What is Making Safeguarding Personal
Chapter 14 Care and Support Statutory Guidance sets out the following:
“Making safeguarding personal means [safeguarding] should be person-led and outcome-focused. It engages the person in a conversation about how best to respond to their safeguarding situation in a way that enhances involvement, choice and control as well as improving quality of life, wellbeing and safety”.
As Making Safeguarding Personal is set out in statutory guidance, you must adhere to it and should you depart of the statutory guidance you must have a rationale for doing so, which should be clearly documented.
Making Safeguarding Personal (MSP) moves away from paternalistic approaches and means we place adults at the centre of decision making regarding their lives, which means safeguarding is done with a person not to them. MSP is relevant to all aspects of safeguarding activity, across all agencies, and is not only relevant in formal enquiries.
MSP means we need to ask the person what they would like to happen and how. This might differ from your professional opinion! Choice and consent are important, meaning that you should seek consent for any actions you take for the person, taking account of mental capacity. MSP does not mean that refusal of help should not be taken at face value, but it requires proactive engagement work to help people make sense of their situations and make informed and considered choices. MSP does not give us an excuse to do nothing if the person does not want to take any action, there are still actions we can take to support the person such as giving advice and providing information, and in certain circumstances we do need to take actions that are contrary to Making Safeguarding Personal for that person.
MSP requires you to be professionally curious, for example, if a patient declines any safeguarding support, be curious to the reasons why and work with the individual to overcome any obstacles in seeking support. People may not know any other options to their situation and the abuse and/or neglect could be normalised.
When you identify a safeguarding concern, you should:
- Ask the person what their desired outcome is, which should be recorded, and this should guide any action or intervention.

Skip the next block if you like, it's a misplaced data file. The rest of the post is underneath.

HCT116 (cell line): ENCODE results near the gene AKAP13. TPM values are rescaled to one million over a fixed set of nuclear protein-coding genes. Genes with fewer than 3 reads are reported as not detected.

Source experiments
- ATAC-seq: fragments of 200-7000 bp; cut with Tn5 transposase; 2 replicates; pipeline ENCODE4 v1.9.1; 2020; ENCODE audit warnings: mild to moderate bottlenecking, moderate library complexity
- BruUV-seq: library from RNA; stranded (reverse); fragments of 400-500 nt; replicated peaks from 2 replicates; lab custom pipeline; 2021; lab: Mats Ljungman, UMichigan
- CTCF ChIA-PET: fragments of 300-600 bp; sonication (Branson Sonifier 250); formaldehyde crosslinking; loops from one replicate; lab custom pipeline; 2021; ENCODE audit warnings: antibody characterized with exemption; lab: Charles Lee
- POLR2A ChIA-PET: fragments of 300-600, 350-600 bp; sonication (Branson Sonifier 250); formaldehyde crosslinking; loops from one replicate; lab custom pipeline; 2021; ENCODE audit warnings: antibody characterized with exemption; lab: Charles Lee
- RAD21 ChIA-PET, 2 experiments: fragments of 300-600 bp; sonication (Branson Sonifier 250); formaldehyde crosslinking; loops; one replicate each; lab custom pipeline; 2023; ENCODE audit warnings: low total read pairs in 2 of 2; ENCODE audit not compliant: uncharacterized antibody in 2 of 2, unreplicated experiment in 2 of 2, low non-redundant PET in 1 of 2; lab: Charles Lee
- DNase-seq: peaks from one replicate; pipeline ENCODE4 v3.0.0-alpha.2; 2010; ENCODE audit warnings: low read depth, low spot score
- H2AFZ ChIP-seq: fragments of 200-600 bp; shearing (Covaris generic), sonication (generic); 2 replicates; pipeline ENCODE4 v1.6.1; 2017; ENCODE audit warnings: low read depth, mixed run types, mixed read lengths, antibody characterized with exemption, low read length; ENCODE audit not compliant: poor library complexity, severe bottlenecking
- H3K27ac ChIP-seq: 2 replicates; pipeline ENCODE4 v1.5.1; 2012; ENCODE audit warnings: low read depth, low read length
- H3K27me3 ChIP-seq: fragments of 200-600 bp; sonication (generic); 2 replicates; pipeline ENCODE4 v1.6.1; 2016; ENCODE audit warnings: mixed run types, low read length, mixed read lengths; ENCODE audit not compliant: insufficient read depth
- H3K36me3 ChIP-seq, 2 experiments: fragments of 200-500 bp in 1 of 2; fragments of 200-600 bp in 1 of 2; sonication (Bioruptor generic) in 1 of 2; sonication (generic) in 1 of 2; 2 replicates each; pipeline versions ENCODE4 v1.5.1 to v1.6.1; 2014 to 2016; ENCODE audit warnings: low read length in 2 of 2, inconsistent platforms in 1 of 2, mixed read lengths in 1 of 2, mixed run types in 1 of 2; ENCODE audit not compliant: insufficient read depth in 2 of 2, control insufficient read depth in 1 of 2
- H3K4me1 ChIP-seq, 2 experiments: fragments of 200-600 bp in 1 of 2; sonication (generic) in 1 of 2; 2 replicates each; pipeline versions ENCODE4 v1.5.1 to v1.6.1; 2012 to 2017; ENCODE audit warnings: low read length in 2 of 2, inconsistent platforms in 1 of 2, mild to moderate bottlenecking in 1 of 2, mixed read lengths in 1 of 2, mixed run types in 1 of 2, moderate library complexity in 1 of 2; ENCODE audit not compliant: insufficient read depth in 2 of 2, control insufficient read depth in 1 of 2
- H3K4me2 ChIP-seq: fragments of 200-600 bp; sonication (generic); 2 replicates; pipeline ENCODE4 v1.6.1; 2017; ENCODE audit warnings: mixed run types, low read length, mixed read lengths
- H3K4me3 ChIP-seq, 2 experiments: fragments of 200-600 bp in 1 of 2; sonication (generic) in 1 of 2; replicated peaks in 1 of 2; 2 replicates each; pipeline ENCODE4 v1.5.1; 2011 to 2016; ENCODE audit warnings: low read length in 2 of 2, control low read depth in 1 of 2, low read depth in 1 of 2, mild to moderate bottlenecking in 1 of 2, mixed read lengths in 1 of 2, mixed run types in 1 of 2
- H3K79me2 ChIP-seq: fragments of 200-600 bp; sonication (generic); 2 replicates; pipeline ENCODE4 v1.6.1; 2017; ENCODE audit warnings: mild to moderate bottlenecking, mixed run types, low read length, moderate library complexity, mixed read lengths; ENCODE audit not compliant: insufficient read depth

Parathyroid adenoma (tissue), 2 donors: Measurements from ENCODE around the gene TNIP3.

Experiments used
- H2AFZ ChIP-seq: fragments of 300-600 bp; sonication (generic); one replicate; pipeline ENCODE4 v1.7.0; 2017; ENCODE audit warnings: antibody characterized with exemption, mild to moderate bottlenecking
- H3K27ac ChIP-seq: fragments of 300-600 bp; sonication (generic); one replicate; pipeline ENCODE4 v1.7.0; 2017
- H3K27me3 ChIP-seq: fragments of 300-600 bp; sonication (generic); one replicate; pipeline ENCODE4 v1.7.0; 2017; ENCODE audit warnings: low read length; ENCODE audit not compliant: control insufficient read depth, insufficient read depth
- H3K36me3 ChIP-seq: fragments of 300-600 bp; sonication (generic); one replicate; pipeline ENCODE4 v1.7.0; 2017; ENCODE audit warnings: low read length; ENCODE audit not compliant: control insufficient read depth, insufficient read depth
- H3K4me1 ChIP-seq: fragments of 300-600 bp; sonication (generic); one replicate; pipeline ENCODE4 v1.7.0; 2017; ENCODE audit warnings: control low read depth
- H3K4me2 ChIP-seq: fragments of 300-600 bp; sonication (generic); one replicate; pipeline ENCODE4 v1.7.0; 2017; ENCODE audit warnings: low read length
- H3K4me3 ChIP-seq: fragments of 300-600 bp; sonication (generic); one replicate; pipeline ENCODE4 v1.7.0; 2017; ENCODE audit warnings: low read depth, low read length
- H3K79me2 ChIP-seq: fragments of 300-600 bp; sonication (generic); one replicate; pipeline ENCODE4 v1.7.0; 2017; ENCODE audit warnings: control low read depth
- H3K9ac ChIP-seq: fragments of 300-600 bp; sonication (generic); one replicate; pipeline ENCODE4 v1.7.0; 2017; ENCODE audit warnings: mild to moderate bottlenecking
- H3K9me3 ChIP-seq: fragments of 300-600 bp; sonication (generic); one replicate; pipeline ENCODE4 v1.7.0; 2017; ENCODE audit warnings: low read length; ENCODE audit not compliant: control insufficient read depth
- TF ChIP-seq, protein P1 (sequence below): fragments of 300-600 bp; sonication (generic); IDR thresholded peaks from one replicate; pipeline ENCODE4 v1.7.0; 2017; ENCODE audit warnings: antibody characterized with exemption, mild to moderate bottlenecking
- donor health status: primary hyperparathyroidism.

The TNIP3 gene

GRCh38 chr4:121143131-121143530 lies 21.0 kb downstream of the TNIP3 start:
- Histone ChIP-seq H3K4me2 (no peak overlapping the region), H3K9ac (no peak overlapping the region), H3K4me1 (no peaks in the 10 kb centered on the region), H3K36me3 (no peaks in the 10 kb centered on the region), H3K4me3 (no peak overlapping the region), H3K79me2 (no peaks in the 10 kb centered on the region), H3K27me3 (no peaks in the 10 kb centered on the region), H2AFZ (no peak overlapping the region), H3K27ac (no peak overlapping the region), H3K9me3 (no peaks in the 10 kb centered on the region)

- You should support them to understand and consider the risks they face; this often requires more than one conversation.
Examples of outcomes could be that they want to move homes, end a relationship, someone else to manage their finances etc.
Remember that MSP does not mean eliminating every risk and that we need to work in a strength-based and person-centred way with people we support. Judge Munby once said about risk appraisals: “What good is it making someone safer if it merely makes them miserable?” (§ 120 Local Authority X v MM & Anor (No. 1) (2007)) which is a good guide for your safeguarding practice as it emphasises the person at the centre.
Principles of Safeguarding Adults
In addition to the principle of Making Safeguarding Personal, the Statutory Guidance sets out the following principles of Safeguarding Adults practice:
As you can see, engaging with the adult is the key and the ethos of safeguarding adults’ practice.
When would you raise a concern even if it goes against Making Safeguarding Personal?
The principle of Making Safeguarding Personal is not without its dilemmas. There are several situations where we may need to act contrary to someone’s wishes. Prior to action it is important to discuss a concern with the adult directly, MSP requires careful balancing of consent against safety. Before deciding the next steps ensure you seek information held by other professionals or informal supports. There are situations in which action should be taken without consent even where the person has mental capacity:
- Emergency or life-threatening situations
- Other people are, or may be, at risk, including children. This could mean concerns about a care home/provider that impact other residents
- A serious crime has been or might be committed.
- If the risk appears to you unreasonably high
- If someone in a position of trust is implicated (PiPoT)
An example of a situation that can cause dilemmas regarding MSP are hoarding situations. The person who are hoarding may not wish to take any actions in regard to this, for you as a practitioner it is essential to understand the backstory to the self-neglect hoarding and can only be achieved through communicating with the person. The challenge lies in that hoarding can cause significant harm to others through fires, vermin and diseases and each local authority will have a Hoarding Policy/Protocol which they adhere to and when hoarding is at a certain level, actions may be taken against the wishes of the person, such as enforced deep clean.
Another situation which may cause a dilemma is that a person discloses a serious crime to a practitioner, but do not wish to take any actions, however, we may still have a duty to report this despite the wishes of the person. The reasons could be public interest or children being at risk.
Making Safeguarding Personal and Mental Capacity
MSP is for everyone, even if they lack mental capacity regarding the safeguarding concern. Lack of capacity does not mean that someone’s desired outcomes cannot be established, which can be done via representation by family/friends or an advocate. As an example, a person may lack capacity regarding financial decisions, but this does not automatically mean they can’t make decisions about the care they are receiving. We must work according to the principles of the Mental Capacity Act 2005 and make a best-interests decision in terms of specific safeguarding risks.
Resources for professionals
Chapter 14 – Safeguarding Care and support statutory guidance - GOV.UK (www.gov.uk)